"That's one of a number of concerns that we have in regards to Iran. We have continued to work with the IAEA and the international community to make sure that there are more intensive inspections of Iran and this particular weapons program," Scott McClellan told reporters in this Texas town where President George W. Bush is vacationing.
The statement came a day after The Los Angeles Times reported that Iran is striving to become the world's next nuclear power and appears to be in the late stages of developing the capacity to build a nuclear bomb.
"It is a matter that remains a serious concern. We're working with the international community. We're working with the IAEA to make sure that they do not continue on this course, which is unacceptable," he said.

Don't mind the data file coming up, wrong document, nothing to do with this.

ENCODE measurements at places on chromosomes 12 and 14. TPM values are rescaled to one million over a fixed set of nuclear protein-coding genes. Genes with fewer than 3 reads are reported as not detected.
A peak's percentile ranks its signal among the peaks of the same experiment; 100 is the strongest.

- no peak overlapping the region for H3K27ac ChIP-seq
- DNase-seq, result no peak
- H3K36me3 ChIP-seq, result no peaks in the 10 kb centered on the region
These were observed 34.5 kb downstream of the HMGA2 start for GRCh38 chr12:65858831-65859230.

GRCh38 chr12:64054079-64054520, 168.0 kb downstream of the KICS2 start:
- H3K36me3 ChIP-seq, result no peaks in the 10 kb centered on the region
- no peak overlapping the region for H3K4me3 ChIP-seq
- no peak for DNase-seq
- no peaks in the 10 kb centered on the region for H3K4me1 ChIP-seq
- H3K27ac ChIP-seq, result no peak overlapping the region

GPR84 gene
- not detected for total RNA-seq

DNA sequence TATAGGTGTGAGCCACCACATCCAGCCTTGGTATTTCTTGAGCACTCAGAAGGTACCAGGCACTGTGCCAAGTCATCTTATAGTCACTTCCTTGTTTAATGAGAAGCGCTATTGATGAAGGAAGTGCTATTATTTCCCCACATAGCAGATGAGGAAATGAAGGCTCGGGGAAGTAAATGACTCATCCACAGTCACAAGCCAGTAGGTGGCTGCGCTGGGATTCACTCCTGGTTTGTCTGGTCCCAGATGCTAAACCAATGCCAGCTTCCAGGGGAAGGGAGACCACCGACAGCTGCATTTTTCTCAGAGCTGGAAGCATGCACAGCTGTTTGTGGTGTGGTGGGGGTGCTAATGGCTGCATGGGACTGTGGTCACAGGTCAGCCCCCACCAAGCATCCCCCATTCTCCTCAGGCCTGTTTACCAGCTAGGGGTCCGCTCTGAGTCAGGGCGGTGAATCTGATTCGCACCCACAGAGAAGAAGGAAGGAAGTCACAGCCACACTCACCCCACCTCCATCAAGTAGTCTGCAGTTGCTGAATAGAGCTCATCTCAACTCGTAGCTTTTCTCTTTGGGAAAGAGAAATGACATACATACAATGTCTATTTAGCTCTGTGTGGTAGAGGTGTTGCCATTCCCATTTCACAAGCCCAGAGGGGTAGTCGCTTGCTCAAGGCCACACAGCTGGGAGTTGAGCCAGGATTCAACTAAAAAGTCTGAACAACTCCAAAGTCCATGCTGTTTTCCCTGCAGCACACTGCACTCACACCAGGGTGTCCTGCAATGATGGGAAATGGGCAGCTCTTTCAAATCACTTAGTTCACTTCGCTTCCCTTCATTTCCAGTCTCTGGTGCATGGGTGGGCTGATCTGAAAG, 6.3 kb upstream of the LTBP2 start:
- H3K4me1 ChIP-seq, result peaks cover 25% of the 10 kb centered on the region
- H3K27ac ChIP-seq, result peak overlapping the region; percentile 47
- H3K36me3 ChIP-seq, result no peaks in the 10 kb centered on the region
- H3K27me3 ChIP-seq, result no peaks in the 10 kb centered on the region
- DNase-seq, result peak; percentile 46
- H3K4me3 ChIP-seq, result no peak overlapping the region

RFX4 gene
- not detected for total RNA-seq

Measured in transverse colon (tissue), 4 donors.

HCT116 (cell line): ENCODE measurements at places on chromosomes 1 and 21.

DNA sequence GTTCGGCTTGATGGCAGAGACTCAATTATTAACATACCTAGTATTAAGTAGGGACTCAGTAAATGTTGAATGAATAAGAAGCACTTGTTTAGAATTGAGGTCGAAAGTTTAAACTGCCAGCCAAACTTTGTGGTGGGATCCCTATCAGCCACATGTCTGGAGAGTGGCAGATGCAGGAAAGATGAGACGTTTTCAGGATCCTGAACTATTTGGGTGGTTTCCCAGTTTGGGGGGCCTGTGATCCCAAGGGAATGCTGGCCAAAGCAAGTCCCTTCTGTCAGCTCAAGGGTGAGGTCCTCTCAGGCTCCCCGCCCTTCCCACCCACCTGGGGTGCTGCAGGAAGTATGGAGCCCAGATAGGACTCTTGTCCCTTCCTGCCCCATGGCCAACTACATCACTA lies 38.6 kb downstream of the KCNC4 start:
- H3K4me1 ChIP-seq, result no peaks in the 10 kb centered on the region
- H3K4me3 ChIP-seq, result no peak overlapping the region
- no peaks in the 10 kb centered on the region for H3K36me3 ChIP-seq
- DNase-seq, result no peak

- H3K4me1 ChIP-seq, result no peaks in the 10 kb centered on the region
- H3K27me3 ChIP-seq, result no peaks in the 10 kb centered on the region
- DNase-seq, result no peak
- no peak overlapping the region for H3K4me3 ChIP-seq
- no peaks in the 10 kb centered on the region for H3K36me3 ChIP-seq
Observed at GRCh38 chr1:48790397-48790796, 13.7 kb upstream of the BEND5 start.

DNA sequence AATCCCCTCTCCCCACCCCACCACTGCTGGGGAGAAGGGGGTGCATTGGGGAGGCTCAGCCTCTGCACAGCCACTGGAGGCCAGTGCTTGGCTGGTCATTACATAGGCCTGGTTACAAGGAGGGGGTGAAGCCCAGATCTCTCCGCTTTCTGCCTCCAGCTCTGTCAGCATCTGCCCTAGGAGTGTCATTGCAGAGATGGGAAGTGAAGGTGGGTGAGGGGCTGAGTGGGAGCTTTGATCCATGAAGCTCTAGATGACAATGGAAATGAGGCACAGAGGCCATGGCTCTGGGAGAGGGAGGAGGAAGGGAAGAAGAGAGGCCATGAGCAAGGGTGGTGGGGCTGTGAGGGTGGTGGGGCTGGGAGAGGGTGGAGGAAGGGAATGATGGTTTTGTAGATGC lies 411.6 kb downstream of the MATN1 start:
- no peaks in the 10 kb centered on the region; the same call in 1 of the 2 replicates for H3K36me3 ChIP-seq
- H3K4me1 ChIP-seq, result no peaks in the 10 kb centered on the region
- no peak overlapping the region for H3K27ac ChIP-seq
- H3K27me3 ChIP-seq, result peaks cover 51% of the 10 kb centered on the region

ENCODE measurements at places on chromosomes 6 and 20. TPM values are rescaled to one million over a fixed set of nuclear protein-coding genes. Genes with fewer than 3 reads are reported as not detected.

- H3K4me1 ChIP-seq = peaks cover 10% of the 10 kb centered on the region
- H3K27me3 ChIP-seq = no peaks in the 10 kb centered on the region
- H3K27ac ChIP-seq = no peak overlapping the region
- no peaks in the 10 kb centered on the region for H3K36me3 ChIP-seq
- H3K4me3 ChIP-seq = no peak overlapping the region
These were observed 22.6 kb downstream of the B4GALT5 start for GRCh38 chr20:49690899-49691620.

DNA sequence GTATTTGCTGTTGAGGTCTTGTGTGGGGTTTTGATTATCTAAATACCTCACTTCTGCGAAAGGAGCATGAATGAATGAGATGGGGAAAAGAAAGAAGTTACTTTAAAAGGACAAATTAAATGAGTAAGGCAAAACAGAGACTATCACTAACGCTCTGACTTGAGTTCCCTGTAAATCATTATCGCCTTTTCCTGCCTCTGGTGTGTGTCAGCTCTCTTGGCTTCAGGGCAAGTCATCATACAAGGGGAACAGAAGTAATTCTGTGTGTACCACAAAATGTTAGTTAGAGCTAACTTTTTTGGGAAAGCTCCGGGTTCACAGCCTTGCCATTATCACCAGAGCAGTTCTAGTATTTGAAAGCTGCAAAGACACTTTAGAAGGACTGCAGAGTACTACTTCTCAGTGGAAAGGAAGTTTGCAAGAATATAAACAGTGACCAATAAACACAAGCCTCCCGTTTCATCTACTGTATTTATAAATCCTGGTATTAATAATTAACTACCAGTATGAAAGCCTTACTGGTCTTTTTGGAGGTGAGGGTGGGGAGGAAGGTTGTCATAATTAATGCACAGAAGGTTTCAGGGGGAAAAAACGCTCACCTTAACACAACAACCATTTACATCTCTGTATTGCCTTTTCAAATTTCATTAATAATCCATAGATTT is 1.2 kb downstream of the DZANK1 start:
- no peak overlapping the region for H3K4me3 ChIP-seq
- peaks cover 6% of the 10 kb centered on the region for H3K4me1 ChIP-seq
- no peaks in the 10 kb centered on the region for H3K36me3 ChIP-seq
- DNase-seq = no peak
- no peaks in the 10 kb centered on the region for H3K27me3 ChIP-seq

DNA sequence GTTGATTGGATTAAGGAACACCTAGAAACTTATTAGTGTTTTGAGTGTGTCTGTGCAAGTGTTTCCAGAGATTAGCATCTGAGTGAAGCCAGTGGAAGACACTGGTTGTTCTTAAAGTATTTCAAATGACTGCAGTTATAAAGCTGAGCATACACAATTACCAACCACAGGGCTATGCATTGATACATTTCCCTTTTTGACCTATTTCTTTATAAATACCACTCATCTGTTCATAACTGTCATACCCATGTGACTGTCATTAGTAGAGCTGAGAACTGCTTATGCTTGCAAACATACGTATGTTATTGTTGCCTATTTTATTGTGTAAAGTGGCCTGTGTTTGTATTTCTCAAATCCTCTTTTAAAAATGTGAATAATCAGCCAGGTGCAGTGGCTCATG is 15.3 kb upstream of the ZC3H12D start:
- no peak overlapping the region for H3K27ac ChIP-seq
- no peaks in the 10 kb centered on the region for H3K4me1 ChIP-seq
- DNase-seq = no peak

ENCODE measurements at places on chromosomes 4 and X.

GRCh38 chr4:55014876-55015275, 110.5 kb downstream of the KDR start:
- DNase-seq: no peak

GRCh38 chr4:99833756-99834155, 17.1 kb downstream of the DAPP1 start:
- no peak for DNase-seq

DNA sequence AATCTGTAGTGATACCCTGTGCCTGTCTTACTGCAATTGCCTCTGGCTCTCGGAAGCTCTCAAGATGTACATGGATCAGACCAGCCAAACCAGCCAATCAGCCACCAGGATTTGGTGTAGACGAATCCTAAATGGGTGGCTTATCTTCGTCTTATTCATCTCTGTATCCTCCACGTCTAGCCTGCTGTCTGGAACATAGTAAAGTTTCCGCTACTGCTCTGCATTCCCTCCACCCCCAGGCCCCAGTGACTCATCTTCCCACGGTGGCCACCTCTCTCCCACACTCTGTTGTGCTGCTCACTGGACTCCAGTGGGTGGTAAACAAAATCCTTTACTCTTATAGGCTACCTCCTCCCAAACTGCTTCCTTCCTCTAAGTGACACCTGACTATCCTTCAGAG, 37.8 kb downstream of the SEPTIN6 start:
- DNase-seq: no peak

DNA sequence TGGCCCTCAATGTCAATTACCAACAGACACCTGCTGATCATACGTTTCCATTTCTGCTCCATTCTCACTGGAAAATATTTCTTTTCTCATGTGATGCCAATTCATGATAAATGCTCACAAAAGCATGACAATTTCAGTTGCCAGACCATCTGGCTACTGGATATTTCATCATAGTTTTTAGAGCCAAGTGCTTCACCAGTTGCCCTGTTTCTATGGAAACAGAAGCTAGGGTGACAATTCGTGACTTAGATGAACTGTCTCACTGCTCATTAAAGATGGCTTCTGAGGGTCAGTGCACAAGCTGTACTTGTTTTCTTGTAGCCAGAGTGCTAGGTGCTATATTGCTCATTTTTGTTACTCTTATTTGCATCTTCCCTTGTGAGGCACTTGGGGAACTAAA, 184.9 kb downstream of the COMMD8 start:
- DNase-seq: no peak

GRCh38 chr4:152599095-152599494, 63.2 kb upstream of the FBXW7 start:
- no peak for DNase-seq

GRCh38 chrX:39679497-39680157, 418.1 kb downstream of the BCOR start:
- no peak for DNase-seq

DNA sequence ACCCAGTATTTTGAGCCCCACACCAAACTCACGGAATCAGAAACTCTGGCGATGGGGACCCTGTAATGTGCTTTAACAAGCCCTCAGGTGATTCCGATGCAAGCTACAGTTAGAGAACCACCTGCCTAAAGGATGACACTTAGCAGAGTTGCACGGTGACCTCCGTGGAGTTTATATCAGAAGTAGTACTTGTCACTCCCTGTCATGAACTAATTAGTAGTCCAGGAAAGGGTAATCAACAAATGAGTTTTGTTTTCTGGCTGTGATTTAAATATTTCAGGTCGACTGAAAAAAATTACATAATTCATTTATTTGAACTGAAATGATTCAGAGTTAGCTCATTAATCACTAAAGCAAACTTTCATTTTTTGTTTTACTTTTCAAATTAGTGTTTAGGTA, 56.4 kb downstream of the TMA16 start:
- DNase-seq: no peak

The United States is "working with the international community to keep pressure on Iran to open up to more intensive of inspections. And we will continue doing that, but we have a lot of concerns about the pursuit of nuclear weapons," he added.
IAEA experts began crucial talks in the Iranian capital Monday on whether or not Tehran would accept snap inspections of its nuclear sites, as the conservative camp stepped up calls for Iran to resist US-led pressure.
Three legal experts of the IAEA, the UN's nuclear watchdog, were holding talks with Iranian counterparts, said the spokesman of Iran's nuclear energy organization, Saber Zaimian, quoted by the Iranian state news agency IRNA.
The Los Angeles daily said that Iran's nuclear program was much closer to producing a bomb than Iraq ever was, perhaps in as little as two or three years, according to some experts.